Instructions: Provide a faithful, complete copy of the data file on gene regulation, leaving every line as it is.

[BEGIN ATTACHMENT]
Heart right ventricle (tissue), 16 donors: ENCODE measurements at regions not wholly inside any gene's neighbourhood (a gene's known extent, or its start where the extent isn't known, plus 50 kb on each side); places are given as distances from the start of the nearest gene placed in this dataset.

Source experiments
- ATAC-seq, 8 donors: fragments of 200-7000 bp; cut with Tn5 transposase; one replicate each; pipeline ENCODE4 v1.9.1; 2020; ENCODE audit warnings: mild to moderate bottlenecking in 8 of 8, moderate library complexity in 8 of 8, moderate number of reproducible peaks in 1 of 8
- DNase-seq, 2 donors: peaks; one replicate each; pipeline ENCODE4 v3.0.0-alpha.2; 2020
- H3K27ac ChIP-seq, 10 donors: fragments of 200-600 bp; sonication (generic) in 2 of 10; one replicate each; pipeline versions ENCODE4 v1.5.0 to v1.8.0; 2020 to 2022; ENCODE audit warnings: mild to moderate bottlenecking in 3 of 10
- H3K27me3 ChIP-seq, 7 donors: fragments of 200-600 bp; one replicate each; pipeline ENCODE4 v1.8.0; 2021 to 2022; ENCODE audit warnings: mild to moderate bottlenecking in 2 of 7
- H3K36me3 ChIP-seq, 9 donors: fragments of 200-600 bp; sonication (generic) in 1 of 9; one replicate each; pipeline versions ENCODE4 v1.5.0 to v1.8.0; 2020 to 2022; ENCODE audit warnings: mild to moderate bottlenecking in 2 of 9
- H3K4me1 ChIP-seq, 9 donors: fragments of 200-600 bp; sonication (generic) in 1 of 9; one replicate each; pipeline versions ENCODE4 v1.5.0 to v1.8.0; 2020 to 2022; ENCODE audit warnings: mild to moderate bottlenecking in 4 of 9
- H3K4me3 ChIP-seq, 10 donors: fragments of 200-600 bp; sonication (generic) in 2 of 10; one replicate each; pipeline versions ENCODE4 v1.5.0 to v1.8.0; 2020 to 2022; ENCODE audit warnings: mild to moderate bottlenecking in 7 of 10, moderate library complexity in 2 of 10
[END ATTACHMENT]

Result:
Heart right ventricle (tissue), 16 donors: ENCODE measurements at regions not wholly inside any gene's neighbourhood (a gene's known extent, or its start where the extent isn't known, plus 50 kb on each side); places are given as distances from the start of the nearest gene placed in this dataset.

Source experiments
- ATAC-seq, 8 donors: fragments of 200-7000 bp; cut with Tn5 transposase; one replicate each; pipeline ENCODE4 v1.9.1; 2020; ENCODE audit warnings: mild to moderate bottlenecking in 8 of 8, moderate library complexity in 8 of 8, moderate number of reproducible peaks in 1 of 8
- DNase-seq, 2 donors: peaks; one replicate each; pipeline ENCODE4 v3.0.0-alpha.2; 2020
- H3K27ac ChIP-seq, 10 donors: fragments of 200-600 bp; sonication (generic) in 2 of 10; one replicate each; pipeline versions ENCODE4 v1.5.0 to v1.8.0; 2020 to 2022; ENCODE audit warnings: mild to moderate bottlenecking in 3 of 10
- H3K27me3 ChIP-seq, 7 donors: fragments of 200-600 bp; one replicate each; pipeline ENCODE4 v1.8.0; 2021 to 2022; ENCODE audit warnings: mild to moderate bottlenecking in 2 of 7
- H3K36me3 ChIP-seq, 9 donors: fragments of 200-600 bp; sonication (generic) in 1 of 9; one replicate each; pipeline versions ENCODE4 v1.5.0 to v1.8.0; 2020 to 2022; ENCODE audit warnings: mild to moderate bottlenecking in 2 of 9
- H3K4me1 ChIP-seq, 9 donors: fragments of 200-600 bp; sonication (generic) in 1 of 9; one replicate each; pipeline versions ENCODE4 v1.5.0 to v1.8.0; 2020 to 2022; ENCODE audit warnings: mild to moderate bottlenecking in 4 of 9
- H3K4me3 ChIP-seq, 10 donors: fragments of 200-600 bp; sonication (generic) in 2 of 10; one replicate each; pipeline versions ENCODE4 v1.5.0 to v1.8.0; 2020 to 2022; ENCODE audit warnings: mild to moderate bottlenecking in 7 of 10, moderate library complexity in 2 of 10